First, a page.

Looming over a bleak stretch of industrial wasteland between Friedrichshain and Kreuzberg (hence the name), this vast, imposing maze of steel and concrete — a former power station — includes an 18 meter tall main room plus a smaller room (the equally famous Panorama Bar) upstairs. Rather than describing the interior myself, this post on Slow Travel Berlin provides plenty of insight into the club – as well as illustrating the kind of obsession it provokes.

Some of the world’s best house and techno (and increasingly dubstep) DJs are handed as much time and space as they want to explore their art — little wonder clubbers from all over the world fly in to risk the notoriously fickle door policy.

The cavernous main room has traditionally been given over to robust (and sometimes relentless) minimal techno, but in recent years has branched out into dubstep and other sounds, while the Panorama bar usually serves up ‘lighter’ sessions of house and tech-house explorations. The best time to arrive is 5-6am on Saturday morning. If that’s too late for you, then pop in after breakfast on Sunday as the club runs right through into Sunday night, and sometimes later.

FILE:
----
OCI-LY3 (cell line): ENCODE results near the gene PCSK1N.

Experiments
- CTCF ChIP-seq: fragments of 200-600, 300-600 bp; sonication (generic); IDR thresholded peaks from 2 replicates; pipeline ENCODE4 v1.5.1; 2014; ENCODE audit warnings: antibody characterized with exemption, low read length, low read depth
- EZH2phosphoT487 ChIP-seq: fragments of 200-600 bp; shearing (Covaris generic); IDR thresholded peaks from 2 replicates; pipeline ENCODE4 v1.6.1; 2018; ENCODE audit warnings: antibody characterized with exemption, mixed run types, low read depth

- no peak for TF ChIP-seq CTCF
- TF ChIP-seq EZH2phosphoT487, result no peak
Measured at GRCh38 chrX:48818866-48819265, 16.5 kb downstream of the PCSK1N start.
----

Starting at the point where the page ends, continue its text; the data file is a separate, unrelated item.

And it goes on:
How to describe this one? Bar 25 basically confounds all expectations of what a techno club should be, yet still manages to be one of the best party places in the city.

Located right on the river Spree, it’s ostensibly an adult playground consisting of beach-shack style bars and main dance area, a cabaret tent with reliably eccentric and art-house performances, and more recently a very good restaurant and a “hotel” (or rather, rooms you can rent on the premises).